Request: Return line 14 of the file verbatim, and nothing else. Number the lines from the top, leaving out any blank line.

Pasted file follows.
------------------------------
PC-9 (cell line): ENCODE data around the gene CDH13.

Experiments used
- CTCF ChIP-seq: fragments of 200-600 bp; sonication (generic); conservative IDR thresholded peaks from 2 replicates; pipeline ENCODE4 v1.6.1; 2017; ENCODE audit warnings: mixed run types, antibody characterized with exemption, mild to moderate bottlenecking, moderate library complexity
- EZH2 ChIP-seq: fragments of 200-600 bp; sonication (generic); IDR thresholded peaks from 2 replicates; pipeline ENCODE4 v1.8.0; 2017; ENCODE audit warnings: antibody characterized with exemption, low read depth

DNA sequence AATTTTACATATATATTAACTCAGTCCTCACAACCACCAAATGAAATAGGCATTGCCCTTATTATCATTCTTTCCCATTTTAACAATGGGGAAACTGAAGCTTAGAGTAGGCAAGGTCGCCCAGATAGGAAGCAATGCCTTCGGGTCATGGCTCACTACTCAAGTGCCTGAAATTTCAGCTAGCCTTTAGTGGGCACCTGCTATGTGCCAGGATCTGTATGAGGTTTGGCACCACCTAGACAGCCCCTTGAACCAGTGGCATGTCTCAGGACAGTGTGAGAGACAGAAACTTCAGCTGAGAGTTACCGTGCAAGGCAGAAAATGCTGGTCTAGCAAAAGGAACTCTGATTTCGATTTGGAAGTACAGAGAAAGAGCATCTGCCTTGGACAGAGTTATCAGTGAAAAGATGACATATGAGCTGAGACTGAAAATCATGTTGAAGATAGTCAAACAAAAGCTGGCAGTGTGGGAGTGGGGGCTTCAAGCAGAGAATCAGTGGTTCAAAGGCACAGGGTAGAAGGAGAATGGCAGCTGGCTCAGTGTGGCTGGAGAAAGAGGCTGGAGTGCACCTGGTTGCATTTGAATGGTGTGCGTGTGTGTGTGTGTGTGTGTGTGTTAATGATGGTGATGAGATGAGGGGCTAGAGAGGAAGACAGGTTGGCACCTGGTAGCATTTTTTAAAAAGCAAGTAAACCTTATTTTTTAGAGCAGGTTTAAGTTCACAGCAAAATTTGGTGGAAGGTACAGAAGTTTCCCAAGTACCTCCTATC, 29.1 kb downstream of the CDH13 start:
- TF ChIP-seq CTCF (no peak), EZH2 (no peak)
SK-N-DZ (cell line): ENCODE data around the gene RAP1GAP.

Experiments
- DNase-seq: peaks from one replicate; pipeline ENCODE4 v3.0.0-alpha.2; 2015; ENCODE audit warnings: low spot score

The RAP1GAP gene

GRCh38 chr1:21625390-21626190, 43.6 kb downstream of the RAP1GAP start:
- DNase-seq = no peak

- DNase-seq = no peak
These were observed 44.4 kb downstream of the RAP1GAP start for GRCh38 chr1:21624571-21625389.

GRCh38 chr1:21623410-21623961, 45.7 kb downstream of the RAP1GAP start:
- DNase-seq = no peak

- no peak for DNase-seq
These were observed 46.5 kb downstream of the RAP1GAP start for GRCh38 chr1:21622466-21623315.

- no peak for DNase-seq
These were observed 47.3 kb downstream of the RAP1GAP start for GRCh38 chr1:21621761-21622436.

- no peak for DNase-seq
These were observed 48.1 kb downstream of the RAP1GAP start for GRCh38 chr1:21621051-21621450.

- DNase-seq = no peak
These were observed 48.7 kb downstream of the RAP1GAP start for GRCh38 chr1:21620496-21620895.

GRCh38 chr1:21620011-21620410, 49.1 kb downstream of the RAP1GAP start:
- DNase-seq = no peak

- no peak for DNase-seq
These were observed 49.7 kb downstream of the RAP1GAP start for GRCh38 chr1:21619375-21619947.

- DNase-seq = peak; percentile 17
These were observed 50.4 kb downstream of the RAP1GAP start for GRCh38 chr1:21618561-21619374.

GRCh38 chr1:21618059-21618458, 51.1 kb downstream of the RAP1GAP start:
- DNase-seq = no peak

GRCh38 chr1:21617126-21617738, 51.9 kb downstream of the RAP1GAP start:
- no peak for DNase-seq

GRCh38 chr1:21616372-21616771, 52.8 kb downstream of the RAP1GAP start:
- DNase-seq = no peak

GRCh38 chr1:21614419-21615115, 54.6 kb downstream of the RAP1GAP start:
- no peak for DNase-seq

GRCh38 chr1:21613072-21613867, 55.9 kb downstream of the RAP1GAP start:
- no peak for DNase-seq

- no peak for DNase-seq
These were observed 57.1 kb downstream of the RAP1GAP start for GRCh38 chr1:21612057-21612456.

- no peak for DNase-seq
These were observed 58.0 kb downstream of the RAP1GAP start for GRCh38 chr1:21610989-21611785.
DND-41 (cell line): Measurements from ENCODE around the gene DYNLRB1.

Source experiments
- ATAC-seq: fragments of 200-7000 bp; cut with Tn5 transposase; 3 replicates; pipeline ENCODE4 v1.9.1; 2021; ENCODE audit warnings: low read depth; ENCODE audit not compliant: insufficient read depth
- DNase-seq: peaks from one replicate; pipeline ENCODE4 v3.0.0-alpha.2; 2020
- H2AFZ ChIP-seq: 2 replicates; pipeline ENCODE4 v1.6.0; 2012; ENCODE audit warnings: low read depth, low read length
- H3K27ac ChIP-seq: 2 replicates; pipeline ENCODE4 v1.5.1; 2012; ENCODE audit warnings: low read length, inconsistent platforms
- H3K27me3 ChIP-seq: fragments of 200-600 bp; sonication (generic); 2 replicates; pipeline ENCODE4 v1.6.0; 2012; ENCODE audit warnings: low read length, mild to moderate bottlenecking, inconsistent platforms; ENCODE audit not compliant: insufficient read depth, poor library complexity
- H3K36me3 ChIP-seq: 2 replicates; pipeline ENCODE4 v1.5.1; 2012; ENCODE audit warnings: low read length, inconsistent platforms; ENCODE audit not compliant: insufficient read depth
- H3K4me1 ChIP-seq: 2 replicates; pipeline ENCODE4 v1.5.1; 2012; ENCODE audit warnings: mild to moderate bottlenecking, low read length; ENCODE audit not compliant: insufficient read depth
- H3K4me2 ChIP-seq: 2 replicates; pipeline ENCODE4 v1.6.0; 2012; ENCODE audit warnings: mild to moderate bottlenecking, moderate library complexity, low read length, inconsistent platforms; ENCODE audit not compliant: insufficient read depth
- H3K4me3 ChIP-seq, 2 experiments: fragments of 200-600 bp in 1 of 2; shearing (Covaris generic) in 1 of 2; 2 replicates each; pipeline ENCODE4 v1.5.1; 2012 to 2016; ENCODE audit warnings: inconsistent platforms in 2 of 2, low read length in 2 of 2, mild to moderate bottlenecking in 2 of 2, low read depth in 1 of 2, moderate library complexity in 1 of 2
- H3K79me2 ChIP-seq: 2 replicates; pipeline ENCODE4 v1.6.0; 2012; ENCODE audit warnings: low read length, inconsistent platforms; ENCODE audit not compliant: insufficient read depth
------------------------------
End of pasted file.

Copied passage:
These were observed 44.4 kb downstream of the RAP1GAP start for GRCh38 chr1:21624571-21625389.